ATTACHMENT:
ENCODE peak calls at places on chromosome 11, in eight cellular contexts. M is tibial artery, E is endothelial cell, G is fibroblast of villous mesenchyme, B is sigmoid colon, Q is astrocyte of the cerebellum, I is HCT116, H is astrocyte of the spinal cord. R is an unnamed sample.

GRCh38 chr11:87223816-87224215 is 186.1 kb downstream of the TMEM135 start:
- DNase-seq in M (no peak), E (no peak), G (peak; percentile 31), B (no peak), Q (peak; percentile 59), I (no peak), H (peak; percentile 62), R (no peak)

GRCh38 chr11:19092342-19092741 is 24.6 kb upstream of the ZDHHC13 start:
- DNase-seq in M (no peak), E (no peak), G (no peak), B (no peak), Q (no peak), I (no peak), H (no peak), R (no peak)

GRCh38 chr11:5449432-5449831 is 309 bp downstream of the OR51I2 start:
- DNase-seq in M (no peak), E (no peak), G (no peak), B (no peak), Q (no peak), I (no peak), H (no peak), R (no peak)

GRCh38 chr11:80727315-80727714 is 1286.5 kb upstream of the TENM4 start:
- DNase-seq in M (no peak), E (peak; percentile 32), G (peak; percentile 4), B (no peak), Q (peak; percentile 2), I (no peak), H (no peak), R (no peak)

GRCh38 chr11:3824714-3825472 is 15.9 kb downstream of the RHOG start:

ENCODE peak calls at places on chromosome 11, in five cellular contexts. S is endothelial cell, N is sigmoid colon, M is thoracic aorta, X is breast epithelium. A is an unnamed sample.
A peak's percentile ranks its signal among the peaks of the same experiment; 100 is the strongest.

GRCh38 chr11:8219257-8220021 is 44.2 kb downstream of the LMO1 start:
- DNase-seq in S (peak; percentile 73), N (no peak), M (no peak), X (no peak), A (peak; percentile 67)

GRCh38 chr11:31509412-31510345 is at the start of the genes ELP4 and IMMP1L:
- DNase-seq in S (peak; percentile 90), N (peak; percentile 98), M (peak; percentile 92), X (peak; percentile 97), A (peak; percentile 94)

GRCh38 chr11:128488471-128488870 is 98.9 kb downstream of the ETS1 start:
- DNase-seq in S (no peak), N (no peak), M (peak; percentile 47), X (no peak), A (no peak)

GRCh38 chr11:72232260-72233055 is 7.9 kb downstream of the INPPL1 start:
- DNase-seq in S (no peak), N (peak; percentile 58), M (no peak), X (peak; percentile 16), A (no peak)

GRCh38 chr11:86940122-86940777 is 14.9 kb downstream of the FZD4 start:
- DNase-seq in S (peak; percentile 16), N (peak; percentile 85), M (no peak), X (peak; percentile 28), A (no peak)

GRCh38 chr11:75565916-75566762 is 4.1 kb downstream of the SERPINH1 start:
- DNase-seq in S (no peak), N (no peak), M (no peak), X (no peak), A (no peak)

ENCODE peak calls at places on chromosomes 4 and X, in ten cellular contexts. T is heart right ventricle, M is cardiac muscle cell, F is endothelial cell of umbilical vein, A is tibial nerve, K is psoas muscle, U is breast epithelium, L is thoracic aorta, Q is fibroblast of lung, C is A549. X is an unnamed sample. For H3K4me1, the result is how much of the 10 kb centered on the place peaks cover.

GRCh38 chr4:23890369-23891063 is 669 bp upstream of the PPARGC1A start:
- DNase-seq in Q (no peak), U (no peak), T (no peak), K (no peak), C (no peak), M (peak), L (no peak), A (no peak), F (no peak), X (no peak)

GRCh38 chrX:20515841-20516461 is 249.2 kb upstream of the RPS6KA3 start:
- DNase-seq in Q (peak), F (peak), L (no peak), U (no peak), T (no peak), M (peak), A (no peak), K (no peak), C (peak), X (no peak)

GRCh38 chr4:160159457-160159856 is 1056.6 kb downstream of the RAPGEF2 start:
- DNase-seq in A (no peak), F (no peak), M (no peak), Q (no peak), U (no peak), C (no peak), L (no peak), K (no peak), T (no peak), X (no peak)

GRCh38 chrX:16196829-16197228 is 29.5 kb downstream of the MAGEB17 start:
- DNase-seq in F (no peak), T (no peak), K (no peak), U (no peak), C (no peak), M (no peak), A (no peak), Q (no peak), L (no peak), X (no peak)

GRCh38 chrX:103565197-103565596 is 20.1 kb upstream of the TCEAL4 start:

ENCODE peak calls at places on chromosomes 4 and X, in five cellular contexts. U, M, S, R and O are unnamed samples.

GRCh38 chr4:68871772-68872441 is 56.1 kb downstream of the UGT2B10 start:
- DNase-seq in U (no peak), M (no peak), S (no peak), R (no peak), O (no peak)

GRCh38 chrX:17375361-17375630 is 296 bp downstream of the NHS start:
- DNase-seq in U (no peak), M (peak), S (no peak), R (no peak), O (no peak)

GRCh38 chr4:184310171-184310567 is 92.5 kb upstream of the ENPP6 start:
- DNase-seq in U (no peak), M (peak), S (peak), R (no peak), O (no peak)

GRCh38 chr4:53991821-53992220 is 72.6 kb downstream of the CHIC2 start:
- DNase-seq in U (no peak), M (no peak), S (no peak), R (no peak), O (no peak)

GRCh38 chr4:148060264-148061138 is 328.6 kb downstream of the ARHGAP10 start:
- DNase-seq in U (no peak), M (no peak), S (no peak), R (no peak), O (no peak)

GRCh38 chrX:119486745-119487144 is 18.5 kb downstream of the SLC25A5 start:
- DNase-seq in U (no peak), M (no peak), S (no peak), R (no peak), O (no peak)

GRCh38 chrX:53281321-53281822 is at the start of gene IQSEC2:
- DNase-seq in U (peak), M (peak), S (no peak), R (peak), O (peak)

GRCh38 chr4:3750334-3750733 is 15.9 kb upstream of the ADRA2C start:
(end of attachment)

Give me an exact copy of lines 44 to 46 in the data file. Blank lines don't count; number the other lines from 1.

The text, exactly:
GRCh38 chr4:148060264-148061138 is 328.6 kb downstream of the ARHGAP10 start:
- DNase-seq in U (no peak), M (no peak), S (no peak), R (no peak), O (no peak)

GRCh38 chrX:119486745-119487144 is 18.5 kb downstream of the SLC25A5 start: